MOSCOW (Reuters) - A Russian court sentenced two protest leaders to 4.5 years each in jail on Thursday on charges of inciting mass riots against President Vladimir Putin, in a case the opposition sees as part of a clampdown on his foes while all eyes are on Ukraine.
Sergei Udaltsov, who shouted 'Freedom!" as he was led from the court room, and Leonid Razvozhayev were both accused of coordinating protests which turned violent on May 6, 2012, the eve of Putin's inauguration for a third term as president.
The state prosecution had called for eight-year jail terms.
"Udaltsov, Razvozhayev ... agreed between themselves repeatedly on the organisation of mass disorders on the territory of the Russian Federation," Judge Alexander Zamashnyuk told the Moscow court. During a more than nine-hour reading of the verdict, the judge was repeatedly interrupted by shouts and applause in support of the defendants, who listened in grim silence. The two denied the charges of organising mass riots and plotting wider unrest, portraying themselves as victims of a political witch-hunt and a crackdown on civil liberties.
"It's a disgrace to our country to hand such sentences to innocent people," Udaltsov's wife Anastasia said after the verdict. "They don't have a single shred of proof of his guilt."
Udaltsov, 37, a fiery orator with a shaven head who dressed in black for the hearing, was one of the most prominent leaders of the opposition movement that organised urban protests against Putin in the winter of 2011-12 that have long since faded.
He has been under house arrest since February 2013.
Razvozhayev, 41, an aide to a member of parliament who is critical of Putin, says he was abducted in Ukraine, smuggled into Russia and forced into signing a confession, which he later disavowed. He was also sentenced to pay a fine of 150,000 rubles ($4,300) (2531 pounds) on Thursday.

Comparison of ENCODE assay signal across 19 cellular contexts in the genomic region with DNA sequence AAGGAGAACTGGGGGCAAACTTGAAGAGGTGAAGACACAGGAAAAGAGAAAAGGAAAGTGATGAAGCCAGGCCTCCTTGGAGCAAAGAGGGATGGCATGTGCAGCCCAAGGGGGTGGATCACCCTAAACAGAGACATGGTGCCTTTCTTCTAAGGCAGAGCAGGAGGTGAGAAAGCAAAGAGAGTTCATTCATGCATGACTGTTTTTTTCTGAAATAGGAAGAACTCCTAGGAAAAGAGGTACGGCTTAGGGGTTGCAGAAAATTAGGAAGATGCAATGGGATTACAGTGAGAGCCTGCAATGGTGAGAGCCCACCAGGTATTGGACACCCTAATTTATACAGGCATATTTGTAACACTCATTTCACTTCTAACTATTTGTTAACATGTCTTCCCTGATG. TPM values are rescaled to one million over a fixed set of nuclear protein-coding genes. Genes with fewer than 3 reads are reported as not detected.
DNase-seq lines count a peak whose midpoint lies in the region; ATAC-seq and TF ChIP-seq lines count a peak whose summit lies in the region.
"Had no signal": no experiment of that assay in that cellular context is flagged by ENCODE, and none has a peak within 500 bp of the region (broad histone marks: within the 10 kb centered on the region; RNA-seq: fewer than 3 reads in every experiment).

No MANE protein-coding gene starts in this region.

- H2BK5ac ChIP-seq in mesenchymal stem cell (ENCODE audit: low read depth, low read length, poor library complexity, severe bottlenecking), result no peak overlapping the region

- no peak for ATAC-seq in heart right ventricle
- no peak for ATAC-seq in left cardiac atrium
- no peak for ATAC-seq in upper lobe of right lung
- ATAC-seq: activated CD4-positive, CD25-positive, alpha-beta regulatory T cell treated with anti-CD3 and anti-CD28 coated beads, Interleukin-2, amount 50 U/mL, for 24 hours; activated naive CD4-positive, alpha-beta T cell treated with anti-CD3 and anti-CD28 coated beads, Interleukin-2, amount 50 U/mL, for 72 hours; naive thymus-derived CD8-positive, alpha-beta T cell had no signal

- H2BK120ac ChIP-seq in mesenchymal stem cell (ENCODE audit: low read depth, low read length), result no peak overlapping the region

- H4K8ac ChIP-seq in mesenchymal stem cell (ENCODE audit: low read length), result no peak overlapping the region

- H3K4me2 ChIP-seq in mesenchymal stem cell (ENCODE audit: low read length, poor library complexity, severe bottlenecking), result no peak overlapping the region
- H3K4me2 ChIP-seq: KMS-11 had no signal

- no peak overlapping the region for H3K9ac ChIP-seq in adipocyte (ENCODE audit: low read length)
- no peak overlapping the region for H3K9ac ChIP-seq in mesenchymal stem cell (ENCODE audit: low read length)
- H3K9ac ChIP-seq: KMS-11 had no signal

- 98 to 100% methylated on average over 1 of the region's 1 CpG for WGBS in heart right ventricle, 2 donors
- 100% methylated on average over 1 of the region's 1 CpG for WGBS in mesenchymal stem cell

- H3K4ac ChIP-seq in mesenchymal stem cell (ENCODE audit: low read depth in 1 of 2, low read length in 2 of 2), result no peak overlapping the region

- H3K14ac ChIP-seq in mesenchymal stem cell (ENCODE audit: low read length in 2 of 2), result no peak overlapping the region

The two men's lawyers said they would appeal the sentence both in Russia and at the European Court of Human Rights.
The prosecutors' case was built in part on a documentary broadcast by the pro-Kremlin TV channel NTV, which alleged the two activists were paid to plot unrest by a politician from neighbouring Georgia, with which Russia fought a war in 2008.
Police detained more than 400 people and dozens of officers were hurt in clashes in May 2012 after authorities restricted the rally on Bolotnaya Square across the river from the Kremlin.
"Seventy-eight representatives of the authorities (police) were injured," the judge told a hearing attended by many opposition activists, two of whom were ejected for being "too emotional".
"The Court recognises as indisputably proven that on May 6 2012, the demonstration ... escalated into mass riots that led to violence and the destruction of property," he said.
Kremlin critics accuse police of starting the violence at the Bolotnaya rally to discredit the opposition as Putin returned to the presidency after four years as prime minister.
They say the Kremlin uses pliant courts for political purposes and highlight the jailing of seven people in February over the rally.
"The verdict in the Udaltsov-Razvozhayev trial is just a rewrite of the prosecutors' case," said a post on the Twitter feed of another prominent protest leader, Alexei Navalny, who is under house arrest after receiving a suspended five-year sentence on charges of theft.Putin denies political interference in court cases but says anyone who attacks the police should be punished.
In his third spell as president, following two successive terms from 2000 until 2008, Putin has adopted an increasingly conservative stance to consolidate his public support. His popularity has risen to new heights in Russia since the annexation of the Black Sea peninsula of Crimea from Ukraine in March. However, he could become an international pariah if Russia is found to have provided missiles to rebels in eastern Ukraine, where a Malaysian passenger jet was brought down last week, killing 298 people.
Putin said this week he would not tighten the screws on his opponents.
However, his critics say Putin has quietly enacted laws aimed at curbing dissent, including legislation envisaging tougher punishment for people involved in riots and imposing life sentences for various "terrorist" crimes.
He has also approved tighter controls on bloggers, some of whom have emerged as opposition leaders and have used the Internet to criticise Putin and to arrange protests.
(Reporting Maria Tsvetkova,; Writing by Timothy Heritage and Alissa de Carbonnel; Editing by Gareth Jones)